In a recent post I described the
limits on floating points numbers and the effect on
probabilities close to 0 or 1. This can cause errors in
manipulating probabilities, in particular in calculating
likelihoods, which can become very small. We get around that by
working with logs of probabilities. Multiplication is then easy
(just add the logs), but addition and subtraction are more
difficult. I proposed functions to add probabilities and to
calculate 1  p avoiding underflow or overflow. In the course
of applying these ideas to maximum likelihood estimation in the
wiqid package, a couple of new issues came up. We
will revisit logSumExp and develop new functions to
add together two vectors and to do matrix multiplication.
Summing probabilities
In the previous post we saw that converting log(p) back to
p
and adding [ie, log(sum(exp(log_p))) ] doesn't work
properly if the values of p are too small, and developed
the
following function to do this:
logSumExp < function(log_p) {
p_max < which.max(log_p)
log1p(sum(exp(log_p[p_max]  max(log_p)))) + max(log_p)
}
With our example data we have:
log_p < 745:760
exp(log_p) == 0
[1] FALSE TRUE TRUE TRUE TRUE TRUE TRUE TRUE TRUE TRUE
[11] TRUE TRUE TRUE TRUE TRUE TRUE
logSumExp(log_p)
[1] 744.5413
Often we are dealing with probabilities equal to zero, for
example the probability that there are no frogs at a pond given
that we have seen frogs there. The function suggested above
works fine if there are a few zero values in the probabilities
and hence some Inf values in log_p .
But it fails if all the probabilities are zero:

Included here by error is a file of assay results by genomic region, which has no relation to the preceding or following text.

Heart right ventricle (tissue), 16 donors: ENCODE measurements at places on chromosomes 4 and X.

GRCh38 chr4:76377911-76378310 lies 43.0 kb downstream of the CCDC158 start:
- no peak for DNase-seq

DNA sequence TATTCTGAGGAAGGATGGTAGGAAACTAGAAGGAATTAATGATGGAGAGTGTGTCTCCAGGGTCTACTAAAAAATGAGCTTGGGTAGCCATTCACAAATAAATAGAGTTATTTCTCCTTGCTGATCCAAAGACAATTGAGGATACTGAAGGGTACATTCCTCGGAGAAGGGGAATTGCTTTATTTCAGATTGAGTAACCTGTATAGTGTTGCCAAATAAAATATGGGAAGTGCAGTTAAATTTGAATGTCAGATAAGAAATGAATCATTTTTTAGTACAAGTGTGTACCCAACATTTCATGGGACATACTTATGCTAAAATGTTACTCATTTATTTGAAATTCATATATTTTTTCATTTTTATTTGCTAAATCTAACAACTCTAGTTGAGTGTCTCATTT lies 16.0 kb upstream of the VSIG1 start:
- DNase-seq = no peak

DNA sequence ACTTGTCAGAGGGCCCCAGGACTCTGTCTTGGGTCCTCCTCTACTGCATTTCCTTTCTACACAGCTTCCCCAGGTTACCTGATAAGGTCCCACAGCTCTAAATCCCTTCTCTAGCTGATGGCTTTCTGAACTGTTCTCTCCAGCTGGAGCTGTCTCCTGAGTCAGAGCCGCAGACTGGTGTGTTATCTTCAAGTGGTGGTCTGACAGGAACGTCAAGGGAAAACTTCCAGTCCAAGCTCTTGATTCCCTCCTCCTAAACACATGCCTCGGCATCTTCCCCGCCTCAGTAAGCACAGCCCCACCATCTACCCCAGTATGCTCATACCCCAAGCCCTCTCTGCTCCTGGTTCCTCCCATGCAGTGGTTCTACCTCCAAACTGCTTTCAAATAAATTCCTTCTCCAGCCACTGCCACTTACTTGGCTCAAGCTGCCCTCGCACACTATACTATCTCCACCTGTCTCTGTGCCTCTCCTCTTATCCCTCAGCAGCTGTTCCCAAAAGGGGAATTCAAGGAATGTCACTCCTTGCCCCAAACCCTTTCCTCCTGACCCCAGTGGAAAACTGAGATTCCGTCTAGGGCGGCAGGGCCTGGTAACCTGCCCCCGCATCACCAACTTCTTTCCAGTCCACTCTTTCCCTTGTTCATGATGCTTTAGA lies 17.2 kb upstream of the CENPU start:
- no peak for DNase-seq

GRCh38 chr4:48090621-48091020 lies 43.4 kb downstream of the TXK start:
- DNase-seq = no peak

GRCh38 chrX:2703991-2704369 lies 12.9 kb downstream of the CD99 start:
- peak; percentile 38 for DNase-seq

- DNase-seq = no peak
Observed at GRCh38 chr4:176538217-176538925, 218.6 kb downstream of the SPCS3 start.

p0 < rep(0, 5)
( log_p0 < log(p0) )
[1] Inf Inf Inf Inf Inf
logSumExp(log_p0)
[1] NaN
Recall that the trick is to subtract the largest value in
log_p from all the others, equivalent to dividing
all the probabilities by the largest value. If the largest is
zero, we get a dividebyzero error. If all the probabilities
are zero, clearly the sum is also zero, so we can avoid the
error with:
logSumExp < function(log_p) {
if(max(log_p) == Inf)
return(Inf)
p_max < which.max(log_p)
log1p(sum(exp(log_p[p_max]  max(log_p)))) + max(log_p)
}
logSumExp(log_p0)
[1] Inf
This check adds slightly to the execution time, but avoids
mysterious errors deep in the works.
Adding two vectors
I often need to add together two vectors of probabilities,
both stored as logs. For example, one vector applies to sites
given they are occupied, the other given they are not occupied.
Let's generate some data to play with:
( p1 < (1:9) / 10 )
[1] 0.1 0.2 0.3 0.4 0.5 0.6 0.7 0.8 0.9
( p2 < runif(9) * (1  p1) )
[1] 0.13170373 0.27850206 0.57787359 0.29211162 0.08092575
[6] 0.15465695 0.22973600 0.16997316 0.05788608
( add < p1 + p2 )
[1] 0.2317037 0.4785021 0.8778736 0.6921116 0.5809257
[6] 0.7546570 0.9297360 0.9699732 0.9578861
log_p1 < log(p1)
log_p2 < log(p2)
I could use logSumExp for each pair in a loop, but
that's inefficient. We can use the same trick  subtract the
largest, add up, then add back the largest  but using the
pmax and pmin functions:
logAddExp < function(logp1, logp2) {
bigger < pmax(logp1, logp2)
smaller < pmin(logp1, logp2)
log1p(exp(smaller  bigger)) + bigger
}
( logadd < logAddExp(log_p1, log_p2) )
[1] 1.46229573 0.73709475 0.13025268 0.36800804 0.54313233
[6] 0.28149200 0.07285460 0.03048688 0.04302642
all.equal(logadd, log(add))
[1] TRUE
This works well unless there are zeros in both the
probability vectors that you want to add up, then we get the
same dividebyzero error that we had with logSumExp :
p1[3] < 0
p2[3] < 0
log_p1 < log(p1)
log_p2 < log(p2)
( logadd < logAddExp(log_p1, log_p2) )
[1] 1.46229573 0.73709475 NaN 0.36800804 0.54313233
[6] 0.28149200 0.07285460 0.03048688 0.04302642
all.equal(logadd, log(add))
[1] "'is.NA' value mismatch: 0 in current 1 in target"
We can fix this by just returning Inf when the biggest value
is Inf . In fact, in my work, zeros turn up frequently, and we
can avoid the overhead of exp and log1p (which are
computationally expensive) if one of the vectors is zero; if the
smaller is Inf , the log(sum) is equal to
bigger :